As yesterday was April 1st, All Fool’s Day, I decided to wait a day or so before posting on the new free Oracle database edition: 11g XE beta. It is in fact out and downloading it took me less than 1 minute even via my slow wireless connection.
You can download it from http://www.oracle.com/technetwork/database/express-edition/11gxe-beta-download-302519.html and install it after accepting the license agreement:
You probably often click the “Accept” button and then “Next” but this time I decided to read the entire “Oracle Database Express Edition License Agreement”. You will also probably end up with some open questions. Just one example:
During installation, while reading the agreement you will see: “You may make one copy of the programs for backup purposes.” If you check the oracle.com license information, it says: “You may make a reasonable number of copies of the programs for backup purposes.”. But we should not forget that we are talking about a beta release of the software, so many things are to be fixed.
I would like to comment on two main things: restrictions and 11g upgrade.
1. 11g XE main restrictions and limitations:
– if Oracle Database XE is installed on a computer with more than one CPU (including dual-core CPUs), then it will consume, at most, processing resources equivalent to one CPU.
– only one installation of Oracle Database XE can be performed on a single computer which does not affect any existing installation or new installations of Oracle Database 11g Standard Edition, Oracle Database 11g Standard Edition One, or Oracle Database 11g Enterprise Edition. In addition, users can run only one instance of the Oracle Database XE database on each individual computer.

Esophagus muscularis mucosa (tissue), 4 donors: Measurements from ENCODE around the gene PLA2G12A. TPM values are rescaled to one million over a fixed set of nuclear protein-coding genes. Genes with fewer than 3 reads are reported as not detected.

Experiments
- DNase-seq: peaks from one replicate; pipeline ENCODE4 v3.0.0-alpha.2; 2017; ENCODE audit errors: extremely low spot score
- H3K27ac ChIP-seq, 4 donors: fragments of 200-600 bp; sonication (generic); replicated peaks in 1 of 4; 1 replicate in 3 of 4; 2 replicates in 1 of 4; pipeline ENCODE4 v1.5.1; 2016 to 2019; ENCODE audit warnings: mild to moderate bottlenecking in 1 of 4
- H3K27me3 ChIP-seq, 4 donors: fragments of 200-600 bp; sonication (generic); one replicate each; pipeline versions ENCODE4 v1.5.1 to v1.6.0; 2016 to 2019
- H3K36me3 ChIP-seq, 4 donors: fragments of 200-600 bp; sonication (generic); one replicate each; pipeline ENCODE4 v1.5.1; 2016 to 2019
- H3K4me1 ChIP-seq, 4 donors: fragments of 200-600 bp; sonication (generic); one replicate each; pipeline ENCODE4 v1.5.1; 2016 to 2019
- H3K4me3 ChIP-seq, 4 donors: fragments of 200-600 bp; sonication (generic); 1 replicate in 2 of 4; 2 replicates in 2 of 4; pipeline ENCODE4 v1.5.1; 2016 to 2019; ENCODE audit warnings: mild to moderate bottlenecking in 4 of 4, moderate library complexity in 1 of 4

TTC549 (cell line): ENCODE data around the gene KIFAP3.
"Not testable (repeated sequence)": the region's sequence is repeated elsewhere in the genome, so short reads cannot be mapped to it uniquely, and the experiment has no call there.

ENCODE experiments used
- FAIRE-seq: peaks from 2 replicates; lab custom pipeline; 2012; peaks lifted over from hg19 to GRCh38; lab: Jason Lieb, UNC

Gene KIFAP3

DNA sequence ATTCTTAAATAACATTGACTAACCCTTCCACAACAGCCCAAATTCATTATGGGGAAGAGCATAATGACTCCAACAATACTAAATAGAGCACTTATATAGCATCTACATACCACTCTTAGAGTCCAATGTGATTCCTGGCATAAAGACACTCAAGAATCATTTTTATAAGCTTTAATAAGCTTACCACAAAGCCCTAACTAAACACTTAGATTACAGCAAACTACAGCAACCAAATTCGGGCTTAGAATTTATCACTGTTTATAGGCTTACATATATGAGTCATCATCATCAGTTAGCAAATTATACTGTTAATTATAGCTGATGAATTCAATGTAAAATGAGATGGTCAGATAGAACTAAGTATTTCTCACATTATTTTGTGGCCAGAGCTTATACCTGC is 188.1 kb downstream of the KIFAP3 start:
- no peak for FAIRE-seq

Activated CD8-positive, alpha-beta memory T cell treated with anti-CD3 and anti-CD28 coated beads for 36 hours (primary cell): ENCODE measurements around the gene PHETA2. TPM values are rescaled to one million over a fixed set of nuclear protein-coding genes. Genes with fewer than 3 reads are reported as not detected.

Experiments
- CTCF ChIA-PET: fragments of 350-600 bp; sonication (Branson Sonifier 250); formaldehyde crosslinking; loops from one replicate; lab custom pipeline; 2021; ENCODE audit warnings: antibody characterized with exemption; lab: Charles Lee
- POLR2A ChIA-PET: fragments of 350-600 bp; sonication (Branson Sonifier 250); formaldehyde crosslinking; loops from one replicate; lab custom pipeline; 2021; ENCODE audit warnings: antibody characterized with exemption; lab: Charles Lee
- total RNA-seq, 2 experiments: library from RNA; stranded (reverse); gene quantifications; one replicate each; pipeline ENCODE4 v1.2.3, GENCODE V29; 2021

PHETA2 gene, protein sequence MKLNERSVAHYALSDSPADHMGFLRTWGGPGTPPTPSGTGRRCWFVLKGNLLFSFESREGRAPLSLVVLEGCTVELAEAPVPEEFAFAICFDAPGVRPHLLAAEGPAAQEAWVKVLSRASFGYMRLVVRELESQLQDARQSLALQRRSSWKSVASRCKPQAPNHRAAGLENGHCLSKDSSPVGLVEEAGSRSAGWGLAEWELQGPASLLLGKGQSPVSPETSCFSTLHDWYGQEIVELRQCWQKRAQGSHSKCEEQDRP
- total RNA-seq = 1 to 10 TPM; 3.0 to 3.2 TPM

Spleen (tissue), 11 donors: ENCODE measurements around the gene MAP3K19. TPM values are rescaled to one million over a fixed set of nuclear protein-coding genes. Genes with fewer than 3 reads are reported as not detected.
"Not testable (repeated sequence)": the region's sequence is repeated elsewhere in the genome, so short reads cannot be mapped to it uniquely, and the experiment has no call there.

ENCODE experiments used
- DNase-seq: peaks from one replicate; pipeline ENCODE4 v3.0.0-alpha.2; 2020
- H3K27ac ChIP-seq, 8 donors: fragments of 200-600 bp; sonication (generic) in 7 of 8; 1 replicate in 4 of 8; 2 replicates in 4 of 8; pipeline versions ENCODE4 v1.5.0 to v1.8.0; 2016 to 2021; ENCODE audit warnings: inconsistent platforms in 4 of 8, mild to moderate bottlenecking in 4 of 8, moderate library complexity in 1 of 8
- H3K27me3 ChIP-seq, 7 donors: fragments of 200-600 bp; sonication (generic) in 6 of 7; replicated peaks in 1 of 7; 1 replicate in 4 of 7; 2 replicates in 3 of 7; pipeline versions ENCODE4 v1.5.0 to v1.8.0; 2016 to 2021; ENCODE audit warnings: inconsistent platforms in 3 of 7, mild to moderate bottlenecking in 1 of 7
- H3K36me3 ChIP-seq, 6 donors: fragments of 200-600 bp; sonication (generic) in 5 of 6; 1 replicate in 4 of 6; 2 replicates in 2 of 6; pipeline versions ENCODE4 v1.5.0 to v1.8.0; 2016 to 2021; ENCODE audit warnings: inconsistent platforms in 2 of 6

– the maximum amount of user data in an Oracle Database XE database cannot exceed 11 gigabytes compared to 4 gigabytes on 10g XE. If the user data grows beyond this limit, then an ORA-12592 error will appear. Note that 11G is just user data!
– the maximum amount of RAM that an Oracle Database XE database uses cannot exceed 1 gigabyte, even if more is available. The exact amount of RAM that Oracle Database XE uses is the sum of the System Global Area (SGA) and the aggregate Program Global Area (PGA).
– HTTPS is not supported natively with the HTTP listener built into Oracle Database XE.
– the list of all features not available with 11g XE is here. It is a rather long list and XE lacks lots of important stuff realted to HA, performance, securty, replication and DBAism.
2. Upgrade from 10g XE to 11g XE:
– copy the gen_inst.sql file from the upgrade directory of 11.2 XE home to some local directory
– connect to 10.2 XE database as SYS and run gen_inst.sql thus generating install.sql, gen_apps.sql and other .sql files in the local folder containing gen_inst.sql
– export the data from 10.2 XE database
– deinstall 10.2 XE if installation of 11.2 XE is planned on the same computer
– install the 11.2 XE database
– import the data into the 11.2 XE database
– connect to 11.2 XE database as SYS user and run the script install.sql, which was generated after running gen_inst.sql
The most important benefits of 11g XE are (as I see them):
A. Save from license costs by keeping small databases on top of XE. In case, you can live with the limitations of course.
B. On more global terms, you can use 11g XE for Database Sharding. 11 gigabytes of user data is quite sufficient for one shard! When it grows above say 10G, you will split it into at least two new shards.
P.S. Will 12g XE have the limitation of 12 gigabytes of user data 🙂 ?